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Baltimore County launches long-awaited free bus circulator, ‘Towson Loop,’ with hopes to alleviate Towson’s congested downtown

The Towson Loop circulator is officially open for service to provide free, localized transportation for residents or visitors around the core of Towson’s downtown.

The circulator is Baltimore County’s first free public transportation service, and also features access to a bike rack, air conditioning, and space for wheelchairs and strollers. The service made its first route at noon Tuesday, the county said in a news release.

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“I could not be more proud to finally bring this much-needed, long-promised, free transit service that will better connect our residents with the places they live, work, study, and play,” said Baltimore County Executive Johnny Olszewski Jr. in a statement.

The bus system operates a 12-vehicle, county-owned fleet of 25 passenger shuttles that traverses two routes within Towson. A purple loop runs north-south and an orange loop that runs east-west — to connect riders to major desitinations around downtown Towson.

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One of the circulator shuttle buses leaves from a stop on the purple route on Pennsylvania Avenue in Towson this week.
One of the circulator shuttle buses leaves from a stop on the purple route on Pennsylvania Avenue in Towson this week. (Brian Krista/Baltimore Sun Media)

“Expanding access to easy, efficient, reliable transit is an essential element in our vision for a better Baltimore County,” Olszewski said. “This is a major step in our efforts to build a stronger local transit system that will carry Baltimore County into the future.”

The routes complement the existing Maryland Transit Administration bus services, connecting residents, students and visitors to such places as Greater Baltimore Medical Center, Goucher College, Sheppard Pratt Health Systems, St. Joseph Medical Center, Towson University, The Shops at Kenilworth, Towson Town Center and Towson Place.

County Council member David Marks, who represents Towson, has pushed to make this project a reality since 2010.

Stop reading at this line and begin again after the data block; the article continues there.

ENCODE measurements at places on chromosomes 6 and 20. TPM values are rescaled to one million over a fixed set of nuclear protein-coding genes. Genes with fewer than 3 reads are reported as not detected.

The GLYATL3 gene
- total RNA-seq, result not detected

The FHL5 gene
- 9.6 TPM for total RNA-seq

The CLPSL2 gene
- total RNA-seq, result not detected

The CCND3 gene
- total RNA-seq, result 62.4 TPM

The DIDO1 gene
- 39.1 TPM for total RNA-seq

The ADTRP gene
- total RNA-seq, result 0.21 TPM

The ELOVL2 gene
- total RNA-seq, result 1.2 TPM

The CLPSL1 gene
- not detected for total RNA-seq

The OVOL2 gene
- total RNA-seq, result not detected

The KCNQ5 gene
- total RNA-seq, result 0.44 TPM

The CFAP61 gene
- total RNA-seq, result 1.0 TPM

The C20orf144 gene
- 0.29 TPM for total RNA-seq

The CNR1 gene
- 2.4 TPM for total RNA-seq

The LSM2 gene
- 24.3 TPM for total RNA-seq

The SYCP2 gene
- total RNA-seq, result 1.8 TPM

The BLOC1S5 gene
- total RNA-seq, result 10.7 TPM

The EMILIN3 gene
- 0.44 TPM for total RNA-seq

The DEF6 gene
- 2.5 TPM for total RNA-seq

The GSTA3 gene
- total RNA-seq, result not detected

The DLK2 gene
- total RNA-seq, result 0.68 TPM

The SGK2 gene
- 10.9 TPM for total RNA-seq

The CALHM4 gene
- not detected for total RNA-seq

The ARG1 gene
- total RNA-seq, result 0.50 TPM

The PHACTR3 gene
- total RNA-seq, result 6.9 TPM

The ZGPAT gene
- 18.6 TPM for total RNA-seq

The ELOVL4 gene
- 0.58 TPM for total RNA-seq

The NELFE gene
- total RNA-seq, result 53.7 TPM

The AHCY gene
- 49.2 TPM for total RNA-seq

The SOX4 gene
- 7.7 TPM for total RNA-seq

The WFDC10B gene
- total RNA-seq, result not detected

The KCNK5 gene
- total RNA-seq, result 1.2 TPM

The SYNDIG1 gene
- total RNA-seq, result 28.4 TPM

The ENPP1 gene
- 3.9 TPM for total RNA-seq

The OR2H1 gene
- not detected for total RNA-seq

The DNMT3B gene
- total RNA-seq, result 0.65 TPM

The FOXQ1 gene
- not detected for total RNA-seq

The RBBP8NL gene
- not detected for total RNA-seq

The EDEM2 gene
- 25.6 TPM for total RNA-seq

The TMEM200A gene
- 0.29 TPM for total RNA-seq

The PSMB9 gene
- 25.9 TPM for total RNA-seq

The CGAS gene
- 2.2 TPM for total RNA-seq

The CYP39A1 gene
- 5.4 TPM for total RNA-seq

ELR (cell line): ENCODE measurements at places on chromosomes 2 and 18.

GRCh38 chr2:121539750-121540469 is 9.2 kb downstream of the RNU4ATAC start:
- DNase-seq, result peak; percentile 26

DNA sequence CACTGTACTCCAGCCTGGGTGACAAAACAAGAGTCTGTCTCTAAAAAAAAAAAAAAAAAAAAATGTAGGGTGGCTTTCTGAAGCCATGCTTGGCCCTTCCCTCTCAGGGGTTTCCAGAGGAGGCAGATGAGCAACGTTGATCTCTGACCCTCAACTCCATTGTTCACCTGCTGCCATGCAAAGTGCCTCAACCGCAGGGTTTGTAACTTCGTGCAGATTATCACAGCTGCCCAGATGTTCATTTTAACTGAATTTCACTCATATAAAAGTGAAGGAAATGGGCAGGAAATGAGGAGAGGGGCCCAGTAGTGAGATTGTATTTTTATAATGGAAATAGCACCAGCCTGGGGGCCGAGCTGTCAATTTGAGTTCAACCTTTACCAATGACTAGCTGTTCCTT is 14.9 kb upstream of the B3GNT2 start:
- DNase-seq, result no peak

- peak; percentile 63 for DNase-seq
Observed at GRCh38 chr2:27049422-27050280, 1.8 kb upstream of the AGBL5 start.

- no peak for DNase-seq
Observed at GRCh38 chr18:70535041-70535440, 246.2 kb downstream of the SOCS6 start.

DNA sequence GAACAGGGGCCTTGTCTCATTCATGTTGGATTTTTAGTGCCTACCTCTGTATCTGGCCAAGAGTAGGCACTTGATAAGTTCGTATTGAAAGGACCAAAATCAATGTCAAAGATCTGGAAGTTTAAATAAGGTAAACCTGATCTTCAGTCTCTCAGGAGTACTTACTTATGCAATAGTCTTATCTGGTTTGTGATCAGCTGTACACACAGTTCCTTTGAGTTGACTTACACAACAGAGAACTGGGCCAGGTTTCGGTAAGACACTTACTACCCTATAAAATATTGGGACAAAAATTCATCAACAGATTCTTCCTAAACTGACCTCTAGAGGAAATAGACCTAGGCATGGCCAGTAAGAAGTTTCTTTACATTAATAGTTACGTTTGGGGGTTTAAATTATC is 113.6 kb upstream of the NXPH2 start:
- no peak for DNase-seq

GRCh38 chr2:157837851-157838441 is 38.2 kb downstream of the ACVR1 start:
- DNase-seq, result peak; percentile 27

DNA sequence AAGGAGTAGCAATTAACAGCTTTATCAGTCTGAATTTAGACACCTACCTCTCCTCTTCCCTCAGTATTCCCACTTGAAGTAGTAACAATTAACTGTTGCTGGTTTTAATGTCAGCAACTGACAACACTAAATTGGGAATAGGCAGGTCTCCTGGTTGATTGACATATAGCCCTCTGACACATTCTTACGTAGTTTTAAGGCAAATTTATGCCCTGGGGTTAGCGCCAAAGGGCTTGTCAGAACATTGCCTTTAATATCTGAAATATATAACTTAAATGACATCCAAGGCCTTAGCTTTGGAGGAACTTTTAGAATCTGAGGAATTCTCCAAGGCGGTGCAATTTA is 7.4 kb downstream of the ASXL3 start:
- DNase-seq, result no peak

“Towson is a densely-populated area where we cannot build any more roads,” he said. “That’s why we have worked over the past decade to create a circulator to improve mobility, connecting our neighborhoods, businesses, and institutions of higher learning.”

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Under a plan announced in June, operating hours for the service will be Monday through Fridays from 6 a.m. to midnight and from 10 a.m. to midnight on Saturday. The shuttles are scheduled to come every 15 minutes, according to the county news release.

Katie Pinheiro, executive director of the Greater Towson Committee, previously said residents have floated the idea of a free bus system that would shuttle people in and out of Towson’s downtown area for years.

“Here we are in 2021 and we finally have it,” she said in June.

Coach USA, a New Jersey-based bus operator, will run the system under a contract through its subsidiary Dillon’s Bus Service. The county awarded the company a three-year contract with two possible two-year renewals worth a total of $27.5 million over the full seven years, according to Sean Naron, Olszewski’s spokesman.

Dawn Barber, the lead bus driver for the Towson Loop with 17 years of experience in the field, is thrilled to be a part of the new service.

“I like working with the community at large and I’m pretty excited about this,” she said.

The county has set up a website where it will post updates on the service, with plans of adding similar systems in other communities.

Baltimore Sun Media photographer Brian Krista contributed to this article.

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